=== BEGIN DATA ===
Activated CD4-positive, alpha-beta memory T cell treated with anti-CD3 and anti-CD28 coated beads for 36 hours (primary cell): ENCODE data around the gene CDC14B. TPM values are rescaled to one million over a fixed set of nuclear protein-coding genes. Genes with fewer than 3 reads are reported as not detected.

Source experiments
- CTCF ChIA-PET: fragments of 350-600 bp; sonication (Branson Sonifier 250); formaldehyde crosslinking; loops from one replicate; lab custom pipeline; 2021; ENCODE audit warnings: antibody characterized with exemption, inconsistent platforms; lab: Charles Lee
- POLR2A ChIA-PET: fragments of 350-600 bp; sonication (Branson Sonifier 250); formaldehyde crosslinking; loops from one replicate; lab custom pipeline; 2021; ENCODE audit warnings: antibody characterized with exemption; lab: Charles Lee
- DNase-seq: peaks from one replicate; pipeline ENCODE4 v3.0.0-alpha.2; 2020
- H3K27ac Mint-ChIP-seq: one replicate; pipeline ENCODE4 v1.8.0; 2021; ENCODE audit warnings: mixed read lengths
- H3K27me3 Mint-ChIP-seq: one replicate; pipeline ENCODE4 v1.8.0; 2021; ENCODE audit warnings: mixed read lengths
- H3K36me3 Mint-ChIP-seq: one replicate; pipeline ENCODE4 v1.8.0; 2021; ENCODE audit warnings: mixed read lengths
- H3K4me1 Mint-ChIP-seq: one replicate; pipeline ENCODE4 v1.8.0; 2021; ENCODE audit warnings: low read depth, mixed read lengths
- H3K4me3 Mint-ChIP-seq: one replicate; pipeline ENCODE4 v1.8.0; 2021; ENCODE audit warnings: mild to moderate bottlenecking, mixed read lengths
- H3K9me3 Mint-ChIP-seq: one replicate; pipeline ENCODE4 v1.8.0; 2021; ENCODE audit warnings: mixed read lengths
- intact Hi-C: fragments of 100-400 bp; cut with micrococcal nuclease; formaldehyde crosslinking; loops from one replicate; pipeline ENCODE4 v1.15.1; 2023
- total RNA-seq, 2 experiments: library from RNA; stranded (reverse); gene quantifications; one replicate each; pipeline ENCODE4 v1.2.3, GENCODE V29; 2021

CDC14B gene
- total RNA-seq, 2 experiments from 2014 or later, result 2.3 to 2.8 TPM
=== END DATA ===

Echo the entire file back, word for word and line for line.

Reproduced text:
Activated CD4-positive, alpha-beta memory T cell treated with anti-CD3 and anti-CD28 coated beads for 36 hours (primary cell): ENCODE data around the gene CDC14B. TPM values are rescaled to one million over a fixed set of nuclear protein-coding genes. Genes with fewer than 3 reads are reported as not detected.

Source experiments
- CTCF ChIA-PET: fragments of 350-600 bp; sonication (Branson Sonifier 250); formaldehyde crosslinking; loops from one replicate; lab custom pipeline; 2021; ENCODE audit warnings: antibody characterized with exemption, inconsistent platforms; lab: Charles Lee
- POLR2A ChIA-PET: fragments of 350-600 bp; sonication (Branson Sonifier 250); formaldehyde crosslinking; loops from one replicate; lab custom pipeline; 2021; ENCODE audit warnings: antibody characterized with exemption; lab: Charles Lee
- DNase-seq: peaks from one replicate; pipeline ENCODE4 v3.0.0-alpha.2; 2020
- H3K27ac Mint-ChIP-seq: one replicate; pipeline ENCODE4 v1.8.0; 2021; ENCODE audit warnings: mixed read lengths
- H3K27me3 Mint-ChIP-seq: one replicate; pipeline ENCODE4 v1.8.0; 2021; ENCODE audit warnings: mixed read lengths
- H3K36me3 Mint-ChIP-seq: one replicate; pipeline ENCODE4 v1.8.0; 2021; ENCODE audit warnings: mixed read lengths
- H3K4me1 Mint-ChIP-seq: one replicate; pipeline ENCODE4 v1.8.0; 2021; ENCODE audit warnings: low read depth, mixed read lengths
- H3K4me3 Mint-ChIP-seq: one replicate; pipeline ENCODE4 v1.8.0; 2021; ENCODE audit warnings: mild to moderate bottlenecking, mixed read lengths
- H3K9me3 Mint-ChIP-seq: one replicate; pipeline ENCODE4 v1.8.0; 2021; ENCODE audit warnings: mixed read lengths
- intact Hi-C: fragments of 100-400 bp; cut with micrococcal nuclease; formaldehyde crosslinking; loops from one replicate; pipeline ENCODE4 v1.15.1; 2023
- total RNA-seq, 2 experiments: library from RNA; stranded (reverse); gene quantifications; one replicate each; pipeline ENCODE4 v1.2.3, GENCODE V29; 2021

CDC14B gene
- total RNA-seq, 2 experiments from 2014 or later, result 2.3 to 2.8 TPM